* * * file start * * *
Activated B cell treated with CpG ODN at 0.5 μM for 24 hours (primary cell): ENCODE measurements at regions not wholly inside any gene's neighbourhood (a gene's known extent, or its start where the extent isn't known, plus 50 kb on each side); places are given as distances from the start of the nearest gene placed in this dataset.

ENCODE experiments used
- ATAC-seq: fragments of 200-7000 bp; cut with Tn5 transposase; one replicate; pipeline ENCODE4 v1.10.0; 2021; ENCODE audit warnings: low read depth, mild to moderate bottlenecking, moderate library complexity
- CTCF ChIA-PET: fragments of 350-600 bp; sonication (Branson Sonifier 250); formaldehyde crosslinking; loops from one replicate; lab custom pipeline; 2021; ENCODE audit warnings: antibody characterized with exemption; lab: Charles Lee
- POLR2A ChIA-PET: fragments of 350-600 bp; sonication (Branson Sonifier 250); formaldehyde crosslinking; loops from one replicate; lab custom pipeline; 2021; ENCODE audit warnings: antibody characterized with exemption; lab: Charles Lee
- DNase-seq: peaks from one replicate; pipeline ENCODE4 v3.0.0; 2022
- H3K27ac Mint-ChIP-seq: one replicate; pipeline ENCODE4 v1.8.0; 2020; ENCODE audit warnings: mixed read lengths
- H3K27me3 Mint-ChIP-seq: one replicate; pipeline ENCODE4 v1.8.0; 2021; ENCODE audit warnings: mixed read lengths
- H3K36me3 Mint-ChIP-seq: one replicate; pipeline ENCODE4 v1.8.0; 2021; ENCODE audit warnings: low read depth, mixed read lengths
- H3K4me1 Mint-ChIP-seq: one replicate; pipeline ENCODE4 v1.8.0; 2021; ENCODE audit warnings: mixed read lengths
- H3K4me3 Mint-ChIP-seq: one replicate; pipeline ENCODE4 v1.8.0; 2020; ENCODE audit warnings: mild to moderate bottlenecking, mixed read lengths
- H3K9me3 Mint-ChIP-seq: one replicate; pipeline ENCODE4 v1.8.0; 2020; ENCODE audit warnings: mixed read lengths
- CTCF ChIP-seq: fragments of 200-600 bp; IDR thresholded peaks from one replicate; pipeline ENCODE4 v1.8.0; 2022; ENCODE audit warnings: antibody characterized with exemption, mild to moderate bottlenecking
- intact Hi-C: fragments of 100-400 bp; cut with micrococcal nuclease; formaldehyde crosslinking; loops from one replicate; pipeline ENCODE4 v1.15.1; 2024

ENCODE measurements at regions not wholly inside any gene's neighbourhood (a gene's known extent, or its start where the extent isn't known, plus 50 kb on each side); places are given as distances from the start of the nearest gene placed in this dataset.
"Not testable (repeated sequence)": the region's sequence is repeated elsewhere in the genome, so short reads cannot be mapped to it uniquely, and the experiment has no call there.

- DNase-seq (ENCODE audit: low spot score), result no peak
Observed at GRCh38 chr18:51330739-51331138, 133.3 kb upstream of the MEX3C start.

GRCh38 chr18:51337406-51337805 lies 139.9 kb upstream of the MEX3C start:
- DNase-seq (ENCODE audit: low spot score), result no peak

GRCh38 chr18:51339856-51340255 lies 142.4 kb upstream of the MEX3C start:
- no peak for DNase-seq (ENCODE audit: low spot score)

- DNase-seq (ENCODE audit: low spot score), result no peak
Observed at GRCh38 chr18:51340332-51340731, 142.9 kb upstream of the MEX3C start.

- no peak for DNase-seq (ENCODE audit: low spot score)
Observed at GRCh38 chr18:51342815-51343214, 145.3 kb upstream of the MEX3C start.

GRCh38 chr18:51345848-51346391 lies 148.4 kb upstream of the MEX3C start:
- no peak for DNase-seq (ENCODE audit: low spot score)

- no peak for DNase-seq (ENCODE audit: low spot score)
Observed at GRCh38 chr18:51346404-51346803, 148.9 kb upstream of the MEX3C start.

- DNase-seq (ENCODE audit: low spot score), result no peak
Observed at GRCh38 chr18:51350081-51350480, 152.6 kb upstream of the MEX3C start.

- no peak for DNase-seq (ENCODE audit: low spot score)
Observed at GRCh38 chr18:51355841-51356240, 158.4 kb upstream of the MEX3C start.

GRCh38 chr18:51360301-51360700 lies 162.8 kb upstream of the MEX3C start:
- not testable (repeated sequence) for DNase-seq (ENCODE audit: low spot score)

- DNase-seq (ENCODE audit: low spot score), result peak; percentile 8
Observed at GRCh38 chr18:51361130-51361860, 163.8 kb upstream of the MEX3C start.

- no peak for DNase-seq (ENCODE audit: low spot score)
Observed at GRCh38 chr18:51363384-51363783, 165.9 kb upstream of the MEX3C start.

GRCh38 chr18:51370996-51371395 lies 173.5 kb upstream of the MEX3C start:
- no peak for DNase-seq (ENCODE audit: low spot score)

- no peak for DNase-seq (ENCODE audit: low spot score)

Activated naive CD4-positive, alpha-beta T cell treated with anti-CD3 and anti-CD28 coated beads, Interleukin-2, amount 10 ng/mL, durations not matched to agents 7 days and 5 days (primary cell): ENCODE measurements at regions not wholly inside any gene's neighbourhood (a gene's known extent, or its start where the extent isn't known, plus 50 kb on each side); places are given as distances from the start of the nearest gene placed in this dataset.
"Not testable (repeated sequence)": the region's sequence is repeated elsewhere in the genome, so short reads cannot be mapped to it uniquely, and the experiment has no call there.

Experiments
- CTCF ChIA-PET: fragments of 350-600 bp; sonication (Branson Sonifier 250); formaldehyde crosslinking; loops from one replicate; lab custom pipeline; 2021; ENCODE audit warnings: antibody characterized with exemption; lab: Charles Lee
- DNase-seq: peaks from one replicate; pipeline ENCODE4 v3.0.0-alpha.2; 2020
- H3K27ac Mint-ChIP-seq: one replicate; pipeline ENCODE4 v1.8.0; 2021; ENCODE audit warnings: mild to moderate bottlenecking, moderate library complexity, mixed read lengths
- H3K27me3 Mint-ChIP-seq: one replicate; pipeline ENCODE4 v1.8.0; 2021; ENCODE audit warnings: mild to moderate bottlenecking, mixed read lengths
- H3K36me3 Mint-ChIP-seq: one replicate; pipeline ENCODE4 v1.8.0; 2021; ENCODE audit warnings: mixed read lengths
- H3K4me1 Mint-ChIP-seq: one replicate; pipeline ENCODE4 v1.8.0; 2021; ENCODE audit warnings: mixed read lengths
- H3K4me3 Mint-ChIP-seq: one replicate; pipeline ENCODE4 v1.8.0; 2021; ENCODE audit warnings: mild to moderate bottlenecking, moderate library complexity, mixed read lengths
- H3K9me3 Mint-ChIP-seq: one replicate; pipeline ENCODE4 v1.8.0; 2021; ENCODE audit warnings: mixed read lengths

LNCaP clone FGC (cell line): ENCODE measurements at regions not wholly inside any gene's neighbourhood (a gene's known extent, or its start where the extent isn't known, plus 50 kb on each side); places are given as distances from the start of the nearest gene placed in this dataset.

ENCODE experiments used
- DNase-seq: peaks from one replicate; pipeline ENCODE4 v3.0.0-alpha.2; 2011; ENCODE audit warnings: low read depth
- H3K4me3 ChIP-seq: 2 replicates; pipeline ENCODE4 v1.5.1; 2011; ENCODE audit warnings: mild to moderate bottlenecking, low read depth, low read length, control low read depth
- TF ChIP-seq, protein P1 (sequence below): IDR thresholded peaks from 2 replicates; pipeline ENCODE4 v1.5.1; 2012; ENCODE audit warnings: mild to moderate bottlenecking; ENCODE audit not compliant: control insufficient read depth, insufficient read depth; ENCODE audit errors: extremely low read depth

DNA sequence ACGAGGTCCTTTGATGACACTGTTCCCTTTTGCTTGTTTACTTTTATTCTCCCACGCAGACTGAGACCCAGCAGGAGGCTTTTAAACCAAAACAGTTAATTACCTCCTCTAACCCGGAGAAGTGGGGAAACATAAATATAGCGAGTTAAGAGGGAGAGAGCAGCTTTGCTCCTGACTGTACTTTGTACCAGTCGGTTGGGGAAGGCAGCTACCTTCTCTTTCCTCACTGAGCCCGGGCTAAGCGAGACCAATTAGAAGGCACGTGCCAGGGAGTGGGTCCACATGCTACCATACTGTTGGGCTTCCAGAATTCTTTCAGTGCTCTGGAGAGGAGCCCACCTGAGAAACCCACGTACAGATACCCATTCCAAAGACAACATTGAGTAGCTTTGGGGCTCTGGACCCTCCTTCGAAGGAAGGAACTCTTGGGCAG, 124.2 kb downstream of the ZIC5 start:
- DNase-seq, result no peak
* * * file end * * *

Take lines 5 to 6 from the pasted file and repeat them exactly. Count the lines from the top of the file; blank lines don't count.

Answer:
- POLR2A ChIA-PET: fragments of 350-600 bp; sonication (Branson Sonifier 250); formaldehyde crosslinking; loops from one replicate; lab custom pipeline; 2021; ENCODE audit warnings: antibody characterized with exemption; lab: Charles Lee
- DNase-seq: peaks from one replicate; pipeline ENCODE4 v3.0.0; 2022